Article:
BODY ON REAR SEAT.
Edward Knutson, a carpenter, told
the police that three weeks before
the body was found -he passed the
sawmill at noon. Standing on the
edge of the road wasn a large black
limousine, bearing a New York
license number. No one was in the
car, which stood about 200 feet from
where the dead girl was found.
Glilbert Stevens, proprietor of a
garage at New Canaan. also told of a
limousine, probably the same one,
stopping at his place late in February
for gasoline. He noticed a blanket
covered bundle o~i the rear seat, so
like a human body that he inquired
what it was. The driver grinned and
"Oh. that's a drunken pal we're
taking back to New York."
AUSTRALIA IVES "DRYS"
SMILE; PLANTS GRAPES
Attemtpts at "Aridity" AII\Fall, and
Wine "Growinig" Quickens With
Return of Anas.
MELBOURINE, July 12.-Activities
of William J. Bryan and other advo.
cates of aridity in the United States
are known here. Sporadic attempts
at similar efforts in Australia have
either died a-boraing or are slumber.
ing In innocuous desuetude, awaiting
a more gpportune time than the pres
ent to bob up again.
With return of the Ansacs from the
world war, a suddeta revival of grape
growing set in, At one soldier settle.
ment, near here, no less than 1,000
acres of virgin soil were planted with
the luscious grape,
The ministry of agriculture gave
every encouragement to the move
ment, and Minister Dunn declared hu
looked upon the wine-growing indus
try as ,pne of the commnonwealth's
inents in the very nwa figtere
industrial weil-being of the na
feot of the winter sesss.
' The lateretate ' Cemmis- 4
a" bas just v spel
hearing en the subject a ut Wpply
and distributin of see ears, at
whie witnesses have palated ps
ture wherein Ameriesa iadsst Sp
pears with its bask t the'well, 40
aserately lghting off an unpreOeted
ertage of the type of ears aee
ry for heavy and higbly g.tal
Out of this situation may. ese -a
renewal is eves aere 'drotie s pe
of. the priorities 4n4 the diserimila
lin between esseWtial and Banseas
til commedities whibk the Gevern
eant was fereed to make effective
during the war.
Ameriean life has boeme so inter
jonking and isterdepondent in all its
phases that the breakdows of o0
braneh of activity drags with it to
dormancy and dangerous stagnatioe
as entire category of other'business
3P1GMT 'we c8,aju CONGEimTION.
The switchmen's strike in April
stopped car movements. We have
seem is the past few monthe how the
railroade have been valiantly at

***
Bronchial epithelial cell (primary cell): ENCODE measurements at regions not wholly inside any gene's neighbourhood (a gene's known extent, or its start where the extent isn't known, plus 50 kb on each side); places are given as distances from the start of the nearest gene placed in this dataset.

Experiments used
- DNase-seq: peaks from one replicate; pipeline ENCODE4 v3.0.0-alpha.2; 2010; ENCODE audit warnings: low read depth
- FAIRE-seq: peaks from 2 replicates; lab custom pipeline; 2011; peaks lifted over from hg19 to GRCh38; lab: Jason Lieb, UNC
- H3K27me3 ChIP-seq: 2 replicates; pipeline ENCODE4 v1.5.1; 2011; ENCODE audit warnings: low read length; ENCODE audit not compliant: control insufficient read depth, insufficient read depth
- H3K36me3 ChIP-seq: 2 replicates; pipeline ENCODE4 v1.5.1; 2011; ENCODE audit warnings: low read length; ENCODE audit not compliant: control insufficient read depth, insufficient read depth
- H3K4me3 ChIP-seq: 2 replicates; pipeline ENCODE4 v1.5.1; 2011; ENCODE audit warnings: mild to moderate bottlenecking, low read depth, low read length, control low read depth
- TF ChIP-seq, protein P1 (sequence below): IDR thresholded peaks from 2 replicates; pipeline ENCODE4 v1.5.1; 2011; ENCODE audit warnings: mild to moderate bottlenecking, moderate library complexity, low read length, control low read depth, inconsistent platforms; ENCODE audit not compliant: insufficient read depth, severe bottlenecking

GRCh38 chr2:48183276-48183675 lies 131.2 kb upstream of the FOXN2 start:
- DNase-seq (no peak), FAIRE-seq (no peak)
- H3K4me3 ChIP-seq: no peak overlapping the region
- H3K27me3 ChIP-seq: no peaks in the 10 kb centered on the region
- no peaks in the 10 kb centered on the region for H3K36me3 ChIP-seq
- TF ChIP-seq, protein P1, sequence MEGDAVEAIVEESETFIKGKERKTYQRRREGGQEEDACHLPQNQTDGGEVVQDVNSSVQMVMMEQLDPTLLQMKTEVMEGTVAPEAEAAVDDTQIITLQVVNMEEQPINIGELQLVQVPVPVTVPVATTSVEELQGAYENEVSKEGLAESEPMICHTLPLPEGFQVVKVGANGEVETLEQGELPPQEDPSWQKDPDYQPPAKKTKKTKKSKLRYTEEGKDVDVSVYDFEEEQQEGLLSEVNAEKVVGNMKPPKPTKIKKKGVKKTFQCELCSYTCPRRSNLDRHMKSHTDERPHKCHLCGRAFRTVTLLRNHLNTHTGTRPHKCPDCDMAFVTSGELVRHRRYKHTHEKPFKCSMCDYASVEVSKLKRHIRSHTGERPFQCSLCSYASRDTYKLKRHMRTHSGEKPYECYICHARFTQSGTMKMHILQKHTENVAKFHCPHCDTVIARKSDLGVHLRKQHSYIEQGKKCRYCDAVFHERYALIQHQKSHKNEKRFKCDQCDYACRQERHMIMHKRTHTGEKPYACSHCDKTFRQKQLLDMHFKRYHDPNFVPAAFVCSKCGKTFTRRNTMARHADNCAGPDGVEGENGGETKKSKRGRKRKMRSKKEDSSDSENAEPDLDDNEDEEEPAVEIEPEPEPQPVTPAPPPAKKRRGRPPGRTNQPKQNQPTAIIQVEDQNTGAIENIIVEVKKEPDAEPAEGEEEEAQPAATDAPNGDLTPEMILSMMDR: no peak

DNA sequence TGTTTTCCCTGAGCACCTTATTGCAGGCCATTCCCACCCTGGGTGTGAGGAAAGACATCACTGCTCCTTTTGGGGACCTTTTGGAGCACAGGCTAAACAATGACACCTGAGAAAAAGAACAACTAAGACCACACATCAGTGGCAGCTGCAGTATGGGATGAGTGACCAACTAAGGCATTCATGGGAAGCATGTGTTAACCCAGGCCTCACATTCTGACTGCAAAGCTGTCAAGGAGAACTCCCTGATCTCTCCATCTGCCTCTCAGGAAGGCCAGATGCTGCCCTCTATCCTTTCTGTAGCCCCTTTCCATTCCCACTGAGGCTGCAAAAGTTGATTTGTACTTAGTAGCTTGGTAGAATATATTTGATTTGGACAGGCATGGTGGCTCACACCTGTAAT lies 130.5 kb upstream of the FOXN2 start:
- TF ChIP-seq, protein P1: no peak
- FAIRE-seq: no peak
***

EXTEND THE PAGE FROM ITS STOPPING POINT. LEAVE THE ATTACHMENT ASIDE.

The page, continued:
tempting to clear general railroad
congestion. They have succeeded in a
measure as to the congestion of cars
used for general merchaatllse freight.
This situation is much easier. Now
arises a new situation conBined to
open-top cars, gondolas, the type used
for hauling coal and similar heavy
While the congestion in merchals
dise freight has been easing, there
has been comparatively little im
provement in the situation as to open
top cars. Coat operators have had
dificulty in getting cars to move
their product, with the Oesult that
public utilities and big industrial
plants are in danger of closing. Rep
resentatives of New York city told
the commission that a very slight
turn for the worse in the situation
would stop New York's subways and
leave the city without either electric
or gas light and with no clevators
running to the s4yscraptrs.
- That part of tha' United lStates situ
ated northwest of the Great Lakes
burns coal which it obtains frop the
Wttsbura'h district and Ohio mines.
The lake season of navigation extends
only from April to November. Usual
coal mqvement for the ensving wfiv
ter begins on the opening of naviga
tion. This year It has not, because
0lices hsve bbe - so high and cars
so unavailable. Grave fears are en
tertained -lest not enough coal be
shipped over-the lakes to the North
west to keep that section from barely
escaping freezing and from seeing
its business halted next winter.
STEEL MILLS NAV C1LOUE.
If coal cannot be shipped across the
lakes, the iron ore mines cannot ryn
ad the ships danpot briag ore down
to the Pittsburgh and Youngstown
smettet's. This will mean the shutting
down of the steel mills. Witnesses
representing the steel industry testi
fied Ie'Fore the commission that ufi
less improvement comes shortly, the
American steel industry must suspend
operaties this winter. Unemploy
'ment for seores of thousands of men
Now the Interstate Commerce Com
mission issued an order grantiri pri
ority to coal shipments for thirty days
from June 21. 7his has been in op
erstion. but many business interests
in the country say it has done as much
harm as good.
''he 'cominission's order provided in
effect that all open top cars must be
used exclusively to ship coal to the
sections which are -hort.
Open top cars normally are tsed for
roany things beside coal. They are
used for froi and steel articles, are,
crysh~ed stpne, sep-l. 'aravel and i-u'h